Do you have your plans for Mother's Day yet? I've got my cards done at least! At school/work we're whipping up an afternoon "tea" for the parents, and (of course) as the "Dietary Manager / Certified Baker" it fell to me to do the cake. Now, I was told I could do whatever, which could have meant a box mix and canned frosting (if that)... but really, how could I live that down? Luckily, a fortuitous shopping trip by one of the teachers and a lucky break from my freezer and pantry meant I had the makings of a beautiful dessert topped with handmade, hand painted flowers! Today I'm giving you my version of marshmallow fondant, but I promise the cake and frosting recipes will come tomorrow!

Sweet Lily

This isn't the first time I've played around with marshmallow fondant either. Remember that Rich Root Cake I made for my grandmother's birthday? The bumblebees and flower leaves were courtesy of a batch made earlier that year. MMF is great for any sort of cake or cookie decorating because a) it's cheap (a couple bucks worth of marshmallows and icing sugar vs. up to $28 for the same amount of premade), b) it's easy (took me all of 10 minutes to put together) and c) it tastes so much better than traditional fondant. Yet it behaves similarly, taking on colour and flavour well, rolling and cutting as needed, and even freezing for ages provided it's well wrapped.

BuzzzzzzWhat makes my MMF different than your standard recipes from What's Cooking America or Wilton is the type of marshmallows I use. Or rather, the age of the marshmallows I use. Most recipes call for the freshest mallows you can get your hands on - but when I made this the first time, I didn't have fresh marshmallows. I had marshmallows that I found in the back of our pantry, which were more like gravel than pillows. But I figured what the heck, I needed to do something with them anyway to avoid just tossing them, so I gave it a whirl. Wouldn't you know it, the little sugar pucks flung a surprise into the mix by simply caramelizing in the microwave, not really melting. I quickly grabbed the first thing that made sense in my pantry (clear corn syrup) and beat the daylights out of it, which smoothed things out a touch. To deal with any sort of "cooked" flavour (although I do like toasted marshmallows) I didn't even bother trying to hide it - I just played it up with a few drops of super-strength English Toffee flavour! It tasted so good - and was so cheap (since I can get old marshmallows for pennies in the Bulk Barn's clearance pile) that I made another batch and stashed it in the freezer for whenever I might need it - like this week!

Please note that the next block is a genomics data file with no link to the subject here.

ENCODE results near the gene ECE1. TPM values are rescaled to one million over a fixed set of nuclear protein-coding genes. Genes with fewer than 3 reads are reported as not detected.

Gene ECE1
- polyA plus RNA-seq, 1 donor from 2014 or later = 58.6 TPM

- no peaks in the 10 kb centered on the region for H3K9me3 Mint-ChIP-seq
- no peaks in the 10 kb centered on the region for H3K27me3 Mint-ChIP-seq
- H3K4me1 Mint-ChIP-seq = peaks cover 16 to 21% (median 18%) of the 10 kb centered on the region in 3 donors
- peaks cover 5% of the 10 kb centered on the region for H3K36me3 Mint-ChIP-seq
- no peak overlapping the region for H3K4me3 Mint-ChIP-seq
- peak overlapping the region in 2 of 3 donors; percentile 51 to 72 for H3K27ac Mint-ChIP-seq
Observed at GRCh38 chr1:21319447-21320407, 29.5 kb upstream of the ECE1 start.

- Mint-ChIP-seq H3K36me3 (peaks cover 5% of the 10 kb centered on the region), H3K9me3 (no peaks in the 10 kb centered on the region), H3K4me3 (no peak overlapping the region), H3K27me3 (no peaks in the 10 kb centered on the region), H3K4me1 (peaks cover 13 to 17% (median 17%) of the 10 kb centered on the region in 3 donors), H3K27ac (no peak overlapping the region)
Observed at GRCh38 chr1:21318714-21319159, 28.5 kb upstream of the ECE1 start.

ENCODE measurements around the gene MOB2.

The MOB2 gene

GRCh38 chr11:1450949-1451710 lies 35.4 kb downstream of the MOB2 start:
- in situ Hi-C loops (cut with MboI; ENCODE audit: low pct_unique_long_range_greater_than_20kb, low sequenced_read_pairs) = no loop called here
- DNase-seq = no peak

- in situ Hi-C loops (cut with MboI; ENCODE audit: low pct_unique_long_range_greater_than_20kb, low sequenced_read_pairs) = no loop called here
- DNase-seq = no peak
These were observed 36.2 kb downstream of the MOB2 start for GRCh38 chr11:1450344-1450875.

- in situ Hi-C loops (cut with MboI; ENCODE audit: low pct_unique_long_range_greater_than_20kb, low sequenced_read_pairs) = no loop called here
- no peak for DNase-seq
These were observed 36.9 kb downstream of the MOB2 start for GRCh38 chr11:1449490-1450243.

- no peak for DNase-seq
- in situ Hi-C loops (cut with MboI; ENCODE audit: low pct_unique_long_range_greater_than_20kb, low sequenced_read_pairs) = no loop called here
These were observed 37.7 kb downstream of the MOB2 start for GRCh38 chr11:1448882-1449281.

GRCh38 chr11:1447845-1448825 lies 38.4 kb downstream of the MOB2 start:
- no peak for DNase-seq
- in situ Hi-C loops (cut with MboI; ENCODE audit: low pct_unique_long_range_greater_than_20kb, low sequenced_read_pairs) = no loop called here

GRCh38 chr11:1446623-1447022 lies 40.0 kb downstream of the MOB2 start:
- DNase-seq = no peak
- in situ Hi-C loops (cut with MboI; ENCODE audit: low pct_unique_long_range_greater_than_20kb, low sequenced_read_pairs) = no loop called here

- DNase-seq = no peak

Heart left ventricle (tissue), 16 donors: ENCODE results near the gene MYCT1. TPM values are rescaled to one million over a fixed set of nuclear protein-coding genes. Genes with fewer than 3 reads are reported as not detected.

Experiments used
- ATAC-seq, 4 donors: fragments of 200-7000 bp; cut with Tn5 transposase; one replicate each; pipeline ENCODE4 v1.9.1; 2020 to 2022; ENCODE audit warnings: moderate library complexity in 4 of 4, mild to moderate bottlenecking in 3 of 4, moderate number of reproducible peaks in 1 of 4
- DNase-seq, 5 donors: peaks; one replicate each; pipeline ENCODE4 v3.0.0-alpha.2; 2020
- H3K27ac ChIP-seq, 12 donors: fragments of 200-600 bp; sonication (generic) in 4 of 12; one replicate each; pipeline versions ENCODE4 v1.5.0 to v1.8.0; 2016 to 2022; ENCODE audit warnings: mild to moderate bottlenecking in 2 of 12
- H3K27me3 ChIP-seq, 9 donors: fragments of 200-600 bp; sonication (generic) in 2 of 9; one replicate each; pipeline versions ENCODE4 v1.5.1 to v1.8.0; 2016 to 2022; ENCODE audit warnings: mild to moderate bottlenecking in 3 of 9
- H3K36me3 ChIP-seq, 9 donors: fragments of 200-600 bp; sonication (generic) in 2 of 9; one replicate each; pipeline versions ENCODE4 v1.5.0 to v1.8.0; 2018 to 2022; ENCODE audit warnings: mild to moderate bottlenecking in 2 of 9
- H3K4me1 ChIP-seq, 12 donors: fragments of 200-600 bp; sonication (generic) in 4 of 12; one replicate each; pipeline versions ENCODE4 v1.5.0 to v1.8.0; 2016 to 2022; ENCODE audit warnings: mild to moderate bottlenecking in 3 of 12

To make the calla lilies, I rolled out the fondant between sheets of waxed paper and cut out rounds with a miniature wavy circle cutter. Then I gently rolled each round into a cone and filled the centres with a silver dragee for the stamen before allowing them to dry overnight. The next morning, I mixed a "paint" of vodka and food colouring and hand-applied the purple and green hues to each before letting them dry for another 6 hours. Once they were on their coconut-carob frosting and hand-tinted coconut beds, they looked like the Garden of Eden, and from what I heard from Mom (official taste tester!) they tasted like it too!

Marshmallow Fondant

Monday, May 6, 2013

Hazelnut Torte

There isn't a single person in my immediate family (or stepfamily) who isn't a fan of at least one type of nut. Even I have a favourite, although it has been a long time since eating any of them without an allergic reaction, and it happens to be the same as my famously picky sister's. While she doesn't necessarily realize it, Teaghan and I both adore the taste of hazelnuts - especially when paired with chocolate. 
 When I found a recipe for a ground hazelnut cake in one of the books that had just arrived in my "to review" pile (The Four Season Farm Gardener's Cookbook: From the Garden to the Table in 120 Recipes), it immediately preoccupied my whole thought process when it came to baking. I couldn't wait to have an excuse to make this rich, nutty torte - and finally I decided I didn't need one. I even knew what I'd use to fill and frost it - far richer (and, ahem, better) than the classically simple whipped cream or crème fraîche (common with European tortes like this), I whipped up that Luxuriously Healthy Chocolate Frosting you saw yesterday and lavishly dolloped it onto the bottom layer to make a thick creme-like filling. Rather than spread the remainder all over the surface of the layers (although I had more than enough), I opted for a moderate smear on top followed by a dusting of cocoa for a hint of bitter richness.